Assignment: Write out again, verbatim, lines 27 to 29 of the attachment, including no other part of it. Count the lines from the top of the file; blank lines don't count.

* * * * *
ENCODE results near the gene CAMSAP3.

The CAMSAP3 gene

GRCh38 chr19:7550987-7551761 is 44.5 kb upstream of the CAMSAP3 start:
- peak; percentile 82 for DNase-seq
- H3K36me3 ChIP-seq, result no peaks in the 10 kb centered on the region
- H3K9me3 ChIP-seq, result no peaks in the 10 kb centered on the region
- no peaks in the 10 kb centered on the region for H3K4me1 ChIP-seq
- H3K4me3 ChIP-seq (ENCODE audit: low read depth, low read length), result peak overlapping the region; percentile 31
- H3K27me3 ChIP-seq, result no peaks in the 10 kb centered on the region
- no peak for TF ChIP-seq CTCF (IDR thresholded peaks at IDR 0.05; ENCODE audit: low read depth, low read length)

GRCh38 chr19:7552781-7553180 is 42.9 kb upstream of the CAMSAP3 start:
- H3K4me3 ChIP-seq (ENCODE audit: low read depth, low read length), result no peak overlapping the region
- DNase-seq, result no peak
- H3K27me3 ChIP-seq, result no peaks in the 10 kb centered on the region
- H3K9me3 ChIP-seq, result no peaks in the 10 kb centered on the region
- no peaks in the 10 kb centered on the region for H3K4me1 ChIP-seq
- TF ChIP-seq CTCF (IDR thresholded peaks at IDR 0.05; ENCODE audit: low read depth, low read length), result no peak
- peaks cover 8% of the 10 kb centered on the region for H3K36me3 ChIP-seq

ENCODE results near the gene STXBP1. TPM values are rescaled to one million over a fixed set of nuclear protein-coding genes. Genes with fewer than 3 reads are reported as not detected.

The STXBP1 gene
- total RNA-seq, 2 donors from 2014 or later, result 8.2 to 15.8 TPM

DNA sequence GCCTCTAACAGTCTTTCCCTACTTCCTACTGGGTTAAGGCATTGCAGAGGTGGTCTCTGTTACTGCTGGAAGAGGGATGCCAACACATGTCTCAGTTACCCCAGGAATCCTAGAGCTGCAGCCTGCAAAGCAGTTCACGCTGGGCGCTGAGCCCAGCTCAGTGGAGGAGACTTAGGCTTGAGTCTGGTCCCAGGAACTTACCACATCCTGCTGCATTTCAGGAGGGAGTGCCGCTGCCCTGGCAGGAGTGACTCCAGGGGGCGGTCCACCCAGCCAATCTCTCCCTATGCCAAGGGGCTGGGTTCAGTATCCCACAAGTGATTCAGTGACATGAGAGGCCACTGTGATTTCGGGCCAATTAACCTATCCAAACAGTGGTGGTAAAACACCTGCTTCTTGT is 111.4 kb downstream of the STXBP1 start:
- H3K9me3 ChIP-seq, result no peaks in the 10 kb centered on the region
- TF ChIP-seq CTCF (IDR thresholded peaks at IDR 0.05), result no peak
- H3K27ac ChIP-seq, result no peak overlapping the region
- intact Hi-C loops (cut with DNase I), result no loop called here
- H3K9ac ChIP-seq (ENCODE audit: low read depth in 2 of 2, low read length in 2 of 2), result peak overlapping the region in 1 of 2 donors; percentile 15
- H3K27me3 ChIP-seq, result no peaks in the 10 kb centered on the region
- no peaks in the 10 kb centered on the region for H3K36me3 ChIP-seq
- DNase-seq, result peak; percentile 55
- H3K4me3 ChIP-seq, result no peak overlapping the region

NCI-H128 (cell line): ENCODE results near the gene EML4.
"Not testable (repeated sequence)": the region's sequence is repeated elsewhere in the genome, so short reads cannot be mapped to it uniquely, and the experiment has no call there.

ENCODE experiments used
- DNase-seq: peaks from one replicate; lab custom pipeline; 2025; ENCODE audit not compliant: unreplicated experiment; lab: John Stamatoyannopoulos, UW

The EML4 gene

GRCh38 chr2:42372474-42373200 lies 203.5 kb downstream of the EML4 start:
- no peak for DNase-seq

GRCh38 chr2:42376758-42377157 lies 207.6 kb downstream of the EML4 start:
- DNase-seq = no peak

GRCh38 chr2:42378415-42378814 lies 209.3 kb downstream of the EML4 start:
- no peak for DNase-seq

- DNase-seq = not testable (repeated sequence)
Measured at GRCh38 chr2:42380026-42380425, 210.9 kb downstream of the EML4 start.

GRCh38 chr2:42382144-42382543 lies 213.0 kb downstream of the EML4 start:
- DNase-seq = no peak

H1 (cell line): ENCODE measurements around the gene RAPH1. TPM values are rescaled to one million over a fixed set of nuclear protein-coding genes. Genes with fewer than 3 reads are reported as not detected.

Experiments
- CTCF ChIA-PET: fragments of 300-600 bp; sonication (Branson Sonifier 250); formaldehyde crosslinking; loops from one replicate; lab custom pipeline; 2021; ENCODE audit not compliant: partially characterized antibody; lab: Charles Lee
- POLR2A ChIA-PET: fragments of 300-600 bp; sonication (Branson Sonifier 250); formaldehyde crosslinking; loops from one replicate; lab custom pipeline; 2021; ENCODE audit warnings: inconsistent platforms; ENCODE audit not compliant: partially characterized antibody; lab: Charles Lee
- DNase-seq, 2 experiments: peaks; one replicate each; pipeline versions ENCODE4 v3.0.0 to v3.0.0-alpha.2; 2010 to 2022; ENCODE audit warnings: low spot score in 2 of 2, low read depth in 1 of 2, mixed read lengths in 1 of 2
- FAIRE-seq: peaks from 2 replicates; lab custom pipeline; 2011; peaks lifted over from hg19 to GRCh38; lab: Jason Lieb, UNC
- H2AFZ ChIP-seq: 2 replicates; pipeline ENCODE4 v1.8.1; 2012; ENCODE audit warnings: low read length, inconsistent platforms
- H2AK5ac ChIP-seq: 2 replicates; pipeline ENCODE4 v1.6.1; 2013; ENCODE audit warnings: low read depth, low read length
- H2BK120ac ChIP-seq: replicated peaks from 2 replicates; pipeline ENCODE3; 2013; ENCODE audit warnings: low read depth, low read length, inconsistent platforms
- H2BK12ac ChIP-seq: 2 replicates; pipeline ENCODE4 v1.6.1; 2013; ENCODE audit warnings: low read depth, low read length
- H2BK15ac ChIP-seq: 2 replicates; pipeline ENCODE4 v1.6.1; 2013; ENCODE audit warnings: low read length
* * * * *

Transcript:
- H3K9ac ChIP-seq (ENCODE audit: low read depth in 2 of 2, low read length in 2 of 2), result peak overlapping the region in 1 of 2 donors; percentile 15
- H3K27me3 ChIP-seq, result no peaks in the 10 kb centered on the region
- no peaks in the 10 kb centered on the region for H3K36me3 ChIP-seq